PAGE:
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Spring clean your finances in the current environment

Estate planning
Financial planning
UK News
Estate planning

Spring clean your finances in the current environment

May 11, 2020

Few of us could have anticipated recent events and, whilst many are using the unexpected time at home to catch up on long deferred tasks, perhaps now is the ideal opportunity to consider spring cleaning your finances.

Below we consider some basic steps you can take to evaluate your financial position and check if it’s in line with your expectations, or whether you need to reorganise your affairs.

Cash flow


Working out the cost of your lifestyle is a valuable exercise. One which allows you to review your personal balance sheet to ensure it is robust enough to support your current and future lifestyle and will help guide your investment decisions and estate planning strategy.

The 10 step review


Review your regular outgoings and include unforeseen and variable expenditure.

Typically, you would consider the following when formulating a plan:

Step 1

What liquid assets do I have available to sustain my lifestyle and emergencies over one to three years?

  • If my liquid assets run out, which illiquid assets will need to be realised?
  • What level of cash flow is sustainable?

Step 2

  • Do I have sufficient income or protection in place to sustain my lifestyle if I was incapacitated and unable to work?

Step 3

  • Do I need to review my loans and debts?

Step 4

  • What level of income and protection is in place to support my family if I were to die?

Step 5

  • Are my investments structured efficiently?
  • Have my circumstances changed since my structures were first put in place?

Read our article Planning opportunities in the current environment.

Step 6

  • Have I topped up my own ISA, and those of my spouse and children?
  • Can I contribute more to my pension/that of my spouse?

Step 7

  • Taking into account steps one to four, can I afford to gift capital sums to loved ones without affecting my lifestyle?
  • Can I make regular gifts to my children out of my excess income?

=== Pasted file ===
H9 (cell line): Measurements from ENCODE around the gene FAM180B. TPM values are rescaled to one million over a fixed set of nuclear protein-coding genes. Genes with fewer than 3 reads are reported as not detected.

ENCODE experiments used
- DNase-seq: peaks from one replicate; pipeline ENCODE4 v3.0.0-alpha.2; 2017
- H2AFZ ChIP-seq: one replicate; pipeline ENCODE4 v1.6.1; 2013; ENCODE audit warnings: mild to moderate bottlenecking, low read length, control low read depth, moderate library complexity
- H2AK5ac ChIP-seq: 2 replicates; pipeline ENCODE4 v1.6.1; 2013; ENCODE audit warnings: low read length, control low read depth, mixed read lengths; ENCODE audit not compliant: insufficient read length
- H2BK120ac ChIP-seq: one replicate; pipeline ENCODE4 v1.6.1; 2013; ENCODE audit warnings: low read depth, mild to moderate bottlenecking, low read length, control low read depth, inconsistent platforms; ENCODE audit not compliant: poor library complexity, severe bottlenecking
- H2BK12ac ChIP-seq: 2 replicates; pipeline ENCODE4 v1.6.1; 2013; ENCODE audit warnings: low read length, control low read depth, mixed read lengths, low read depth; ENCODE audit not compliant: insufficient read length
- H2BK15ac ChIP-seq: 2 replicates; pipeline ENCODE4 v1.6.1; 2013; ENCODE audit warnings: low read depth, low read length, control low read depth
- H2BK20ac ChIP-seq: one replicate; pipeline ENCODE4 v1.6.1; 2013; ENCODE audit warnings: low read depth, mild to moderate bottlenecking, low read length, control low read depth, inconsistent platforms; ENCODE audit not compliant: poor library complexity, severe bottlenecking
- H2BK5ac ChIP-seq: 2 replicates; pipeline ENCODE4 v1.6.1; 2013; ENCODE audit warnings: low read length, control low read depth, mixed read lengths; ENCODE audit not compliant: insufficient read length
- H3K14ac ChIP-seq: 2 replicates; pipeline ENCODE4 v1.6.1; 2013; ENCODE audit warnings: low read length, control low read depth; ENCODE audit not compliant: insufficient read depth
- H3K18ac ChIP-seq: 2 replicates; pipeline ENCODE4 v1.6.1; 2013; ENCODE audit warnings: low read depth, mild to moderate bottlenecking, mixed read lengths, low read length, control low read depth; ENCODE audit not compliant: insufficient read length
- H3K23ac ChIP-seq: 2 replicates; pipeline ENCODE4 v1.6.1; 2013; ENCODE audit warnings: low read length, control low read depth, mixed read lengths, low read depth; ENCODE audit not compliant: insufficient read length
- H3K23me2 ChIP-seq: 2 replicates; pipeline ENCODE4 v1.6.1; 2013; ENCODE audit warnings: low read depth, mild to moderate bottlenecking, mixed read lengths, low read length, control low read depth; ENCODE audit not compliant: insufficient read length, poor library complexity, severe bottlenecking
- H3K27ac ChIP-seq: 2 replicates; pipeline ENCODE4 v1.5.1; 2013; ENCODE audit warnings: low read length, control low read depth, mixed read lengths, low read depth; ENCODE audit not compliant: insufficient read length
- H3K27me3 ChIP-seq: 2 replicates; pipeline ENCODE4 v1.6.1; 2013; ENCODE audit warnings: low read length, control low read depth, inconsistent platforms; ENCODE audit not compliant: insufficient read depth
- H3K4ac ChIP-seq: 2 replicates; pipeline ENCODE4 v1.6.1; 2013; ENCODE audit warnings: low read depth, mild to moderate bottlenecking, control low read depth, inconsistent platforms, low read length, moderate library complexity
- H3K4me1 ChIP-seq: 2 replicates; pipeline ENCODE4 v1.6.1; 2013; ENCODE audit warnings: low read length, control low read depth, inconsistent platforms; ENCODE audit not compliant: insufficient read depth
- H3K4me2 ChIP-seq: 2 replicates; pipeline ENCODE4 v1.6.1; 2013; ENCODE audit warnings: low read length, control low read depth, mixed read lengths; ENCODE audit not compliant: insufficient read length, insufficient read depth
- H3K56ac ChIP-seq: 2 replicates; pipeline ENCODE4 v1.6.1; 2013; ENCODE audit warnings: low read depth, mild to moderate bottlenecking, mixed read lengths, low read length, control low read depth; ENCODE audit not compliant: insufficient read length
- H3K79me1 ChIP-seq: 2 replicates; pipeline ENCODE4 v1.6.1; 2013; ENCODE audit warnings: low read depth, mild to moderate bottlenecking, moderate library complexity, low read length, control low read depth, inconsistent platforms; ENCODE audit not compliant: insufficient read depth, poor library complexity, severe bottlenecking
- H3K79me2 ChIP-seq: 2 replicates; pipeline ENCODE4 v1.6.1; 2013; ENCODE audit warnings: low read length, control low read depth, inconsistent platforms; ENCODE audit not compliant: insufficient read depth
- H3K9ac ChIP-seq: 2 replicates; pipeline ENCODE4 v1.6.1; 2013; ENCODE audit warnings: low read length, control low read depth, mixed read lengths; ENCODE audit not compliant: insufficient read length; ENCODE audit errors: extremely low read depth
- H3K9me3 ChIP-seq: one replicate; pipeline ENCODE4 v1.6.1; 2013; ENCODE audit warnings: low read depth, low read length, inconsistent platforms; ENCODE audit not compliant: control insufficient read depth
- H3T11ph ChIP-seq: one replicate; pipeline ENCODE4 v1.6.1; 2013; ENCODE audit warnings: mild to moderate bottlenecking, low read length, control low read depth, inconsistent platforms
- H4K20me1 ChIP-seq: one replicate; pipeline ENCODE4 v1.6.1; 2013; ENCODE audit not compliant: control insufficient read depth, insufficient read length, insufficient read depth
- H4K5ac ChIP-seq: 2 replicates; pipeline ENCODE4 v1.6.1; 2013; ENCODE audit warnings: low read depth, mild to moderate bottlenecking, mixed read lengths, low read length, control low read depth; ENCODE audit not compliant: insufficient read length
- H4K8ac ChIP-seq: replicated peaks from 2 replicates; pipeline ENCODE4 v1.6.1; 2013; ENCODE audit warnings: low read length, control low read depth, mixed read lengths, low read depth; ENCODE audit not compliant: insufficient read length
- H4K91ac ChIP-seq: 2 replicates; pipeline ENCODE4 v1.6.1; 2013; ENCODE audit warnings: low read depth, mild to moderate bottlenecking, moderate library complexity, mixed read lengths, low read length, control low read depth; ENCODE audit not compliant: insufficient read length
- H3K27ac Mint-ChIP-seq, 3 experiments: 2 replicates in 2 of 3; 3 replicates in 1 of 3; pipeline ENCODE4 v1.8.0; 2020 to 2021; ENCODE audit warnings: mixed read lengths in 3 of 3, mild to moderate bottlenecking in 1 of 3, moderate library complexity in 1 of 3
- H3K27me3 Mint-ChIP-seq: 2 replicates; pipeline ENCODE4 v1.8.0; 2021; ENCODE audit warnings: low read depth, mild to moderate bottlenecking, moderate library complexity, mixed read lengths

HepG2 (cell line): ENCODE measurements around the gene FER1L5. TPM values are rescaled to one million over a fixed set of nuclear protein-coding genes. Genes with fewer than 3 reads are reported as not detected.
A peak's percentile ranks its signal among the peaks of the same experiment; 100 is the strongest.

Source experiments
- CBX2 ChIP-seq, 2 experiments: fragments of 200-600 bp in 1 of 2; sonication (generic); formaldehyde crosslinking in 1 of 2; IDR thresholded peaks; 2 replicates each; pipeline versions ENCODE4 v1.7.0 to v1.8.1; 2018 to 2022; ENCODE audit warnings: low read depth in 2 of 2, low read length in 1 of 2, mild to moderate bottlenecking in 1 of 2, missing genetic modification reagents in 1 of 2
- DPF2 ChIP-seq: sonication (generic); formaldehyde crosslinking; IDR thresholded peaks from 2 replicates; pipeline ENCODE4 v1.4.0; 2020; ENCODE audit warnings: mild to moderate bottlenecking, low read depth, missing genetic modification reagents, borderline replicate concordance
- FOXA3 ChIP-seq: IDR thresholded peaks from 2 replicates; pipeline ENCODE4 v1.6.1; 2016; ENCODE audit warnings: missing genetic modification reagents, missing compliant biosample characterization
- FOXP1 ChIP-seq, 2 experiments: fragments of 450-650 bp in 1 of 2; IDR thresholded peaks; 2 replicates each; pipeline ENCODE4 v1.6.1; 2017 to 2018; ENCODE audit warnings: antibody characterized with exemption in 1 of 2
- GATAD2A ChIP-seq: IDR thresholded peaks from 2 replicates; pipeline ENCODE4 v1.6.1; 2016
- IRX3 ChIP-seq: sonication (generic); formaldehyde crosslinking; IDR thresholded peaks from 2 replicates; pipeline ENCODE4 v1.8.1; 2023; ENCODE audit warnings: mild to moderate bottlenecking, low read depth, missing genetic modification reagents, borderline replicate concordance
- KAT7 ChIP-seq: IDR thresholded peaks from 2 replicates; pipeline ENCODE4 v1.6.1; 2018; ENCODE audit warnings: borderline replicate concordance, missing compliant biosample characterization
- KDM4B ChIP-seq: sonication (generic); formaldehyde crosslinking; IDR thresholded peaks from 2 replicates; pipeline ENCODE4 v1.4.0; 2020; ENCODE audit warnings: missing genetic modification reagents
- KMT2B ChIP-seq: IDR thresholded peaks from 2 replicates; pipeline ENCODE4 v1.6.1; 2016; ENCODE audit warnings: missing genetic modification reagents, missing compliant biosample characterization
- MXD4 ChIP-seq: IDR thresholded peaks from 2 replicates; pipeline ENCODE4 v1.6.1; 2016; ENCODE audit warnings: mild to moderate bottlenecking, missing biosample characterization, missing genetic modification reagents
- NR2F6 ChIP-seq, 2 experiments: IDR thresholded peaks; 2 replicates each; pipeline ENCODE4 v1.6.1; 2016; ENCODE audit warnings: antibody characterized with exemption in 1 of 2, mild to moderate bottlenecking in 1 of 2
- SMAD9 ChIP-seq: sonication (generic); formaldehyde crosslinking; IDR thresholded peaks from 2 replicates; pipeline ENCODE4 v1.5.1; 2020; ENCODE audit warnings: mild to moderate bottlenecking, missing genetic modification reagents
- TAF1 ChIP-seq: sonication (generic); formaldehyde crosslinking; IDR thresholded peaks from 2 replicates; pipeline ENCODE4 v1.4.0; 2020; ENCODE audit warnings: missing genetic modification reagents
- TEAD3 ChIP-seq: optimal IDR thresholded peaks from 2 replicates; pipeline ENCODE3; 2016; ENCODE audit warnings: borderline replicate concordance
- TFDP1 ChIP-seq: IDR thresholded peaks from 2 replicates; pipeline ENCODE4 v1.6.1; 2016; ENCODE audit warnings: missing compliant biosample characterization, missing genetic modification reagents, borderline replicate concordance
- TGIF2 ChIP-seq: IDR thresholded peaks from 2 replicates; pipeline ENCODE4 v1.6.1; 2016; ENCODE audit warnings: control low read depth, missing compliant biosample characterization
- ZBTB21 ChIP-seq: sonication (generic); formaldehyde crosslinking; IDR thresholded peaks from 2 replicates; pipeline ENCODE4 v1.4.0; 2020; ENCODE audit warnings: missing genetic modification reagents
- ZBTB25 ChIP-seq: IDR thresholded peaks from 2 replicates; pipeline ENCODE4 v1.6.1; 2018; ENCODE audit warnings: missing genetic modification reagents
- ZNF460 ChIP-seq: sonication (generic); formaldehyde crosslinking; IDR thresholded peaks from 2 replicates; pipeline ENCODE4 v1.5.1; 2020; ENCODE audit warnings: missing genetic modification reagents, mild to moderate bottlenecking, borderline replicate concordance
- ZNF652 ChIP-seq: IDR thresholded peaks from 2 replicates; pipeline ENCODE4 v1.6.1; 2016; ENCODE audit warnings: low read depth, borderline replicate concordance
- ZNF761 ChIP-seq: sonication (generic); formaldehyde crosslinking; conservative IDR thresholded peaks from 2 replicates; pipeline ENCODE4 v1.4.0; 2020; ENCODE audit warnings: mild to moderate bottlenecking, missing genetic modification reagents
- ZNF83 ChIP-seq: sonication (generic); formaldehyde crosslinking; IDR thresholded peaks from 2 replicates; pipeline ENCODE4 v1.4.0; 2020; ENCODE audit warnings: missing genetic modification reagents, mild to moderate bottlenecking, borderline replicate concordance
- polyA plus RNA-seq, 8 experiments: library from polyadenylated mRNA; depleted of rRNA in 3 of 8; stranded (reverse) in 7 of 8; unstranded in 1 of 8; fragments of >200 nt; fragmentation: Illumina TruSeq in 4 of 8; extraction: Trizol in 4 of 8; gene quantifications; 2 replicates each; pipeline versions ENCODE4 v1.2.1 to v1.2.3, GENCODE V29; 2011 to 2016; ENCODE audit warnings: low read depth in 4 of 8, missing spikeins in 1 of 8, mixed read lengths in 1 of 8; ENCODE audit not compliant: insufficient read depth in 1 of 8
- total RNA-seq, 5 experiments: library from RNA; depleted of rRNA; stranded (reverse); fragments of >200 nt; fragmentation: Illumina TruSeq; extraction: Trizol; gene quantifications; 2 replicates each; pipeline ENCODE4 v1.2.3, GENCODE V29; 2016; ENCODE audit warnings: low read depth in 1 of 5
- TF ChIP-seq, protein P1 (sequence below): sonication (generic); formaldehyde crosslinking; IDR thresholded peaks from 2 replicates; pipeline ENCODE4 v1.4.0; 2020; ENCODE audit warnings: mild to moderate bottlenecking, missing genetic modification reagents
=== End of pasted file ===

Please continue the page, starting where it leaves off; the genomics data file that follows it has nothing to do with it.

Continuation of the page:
Step 8

  • Is my will up to date and does it reflect my current wishes?
  • Does it protect my spouse and children from divorce/unwelcome attention?
  • Does it convey how I wish my estate to pass to the next generations?
  • Do I want my children to have access to large sums of money at a young age?
  • Have I appointed the right executors, trustees and advisors?
  • Do they understand my values and how they can support and guide my family?
  • Will my family and executors know where to access information on all my assets/liabilities, etc?
  • Do I want to leave money to charity?
  • Do I want to set up a charitable trust now?

Listen to our podcast Estate planning in an uncertain world.

Step 9

  • Have I set up Lasting Powers of Attorney and are they still valid?

Step 10

  • Are my family ready to assume the responsibility that comes with wealth if I die unexpectedly or in the future?
  • What are my concerns?
  • How can I prepare them?
  • Do I need to put safeguards in place?

Once you’ve carried out your own review you can then have a meaningful discussion with your wealth advisor to consider your strategy with regards to:

  • Structures
  • Protection (life and disability)
  • Wills and Lasting Powers of Attorney
  • Estate planning
  • Family Governance
  • Philanthropy
Once you’ve carried out your own review you can then have a meaningful discussion with your wealth advisor to consider your strategy.

While every family's circumstances are different, we all want the transfer of wealth to be as smooth, painless and efficient as possible. Planning in advance is recommended.

Wealth can be more than simply financial assets. Ownership of a family businesses, for example, can complicate matters. It's important to balance the expectations and rights of all family members whether they work in the business or not.

Clear communication between generations – and a willingness to have potentially awkward conversations – is essential. Research shows that parents routinely overestimate the clarity and quality of their communication with their children on family wealth matters1.

A thorough planning process, supported by trusted advisors, ensures full understanding of the issues, helps remove sources of conflict, and retains family wealth through efficient transition.

Do you need help to review your finances and develop a financial planning strategy? HSBC Private Banking's wealth advisors can work with your Relationship Manager and Investment Counsellor to assist you.

This material is issued by HSBC UK Bank plc which is authorised by the Prudential Regulation Authority and regulated by the Financial Conduct Authority and the Prudential Regulation Authority in the UK. It has been issued for your information purposes only.

Please note that HSBC does not provide tax or legal advice and clients should seek professional advice from their tax advisor. Any reference to tax is based on our knowledge of the current and proposed tax regime and is subject to change.

In the United Kingdom, this document has been approved for distribution by HSBC UK Bank plc whose Private Banking office is located at 8 Cork Street, London, W1S 3LJ.

No part of this publication may be reproduced, stored in a retrieval system, or transmitted, on any form or by any means, electronic, mechanical, photocopying, recording or otherwise, without the prior written permission of HSBC UK Bank plc. Copyright© HSBC Private Banking 2024. 

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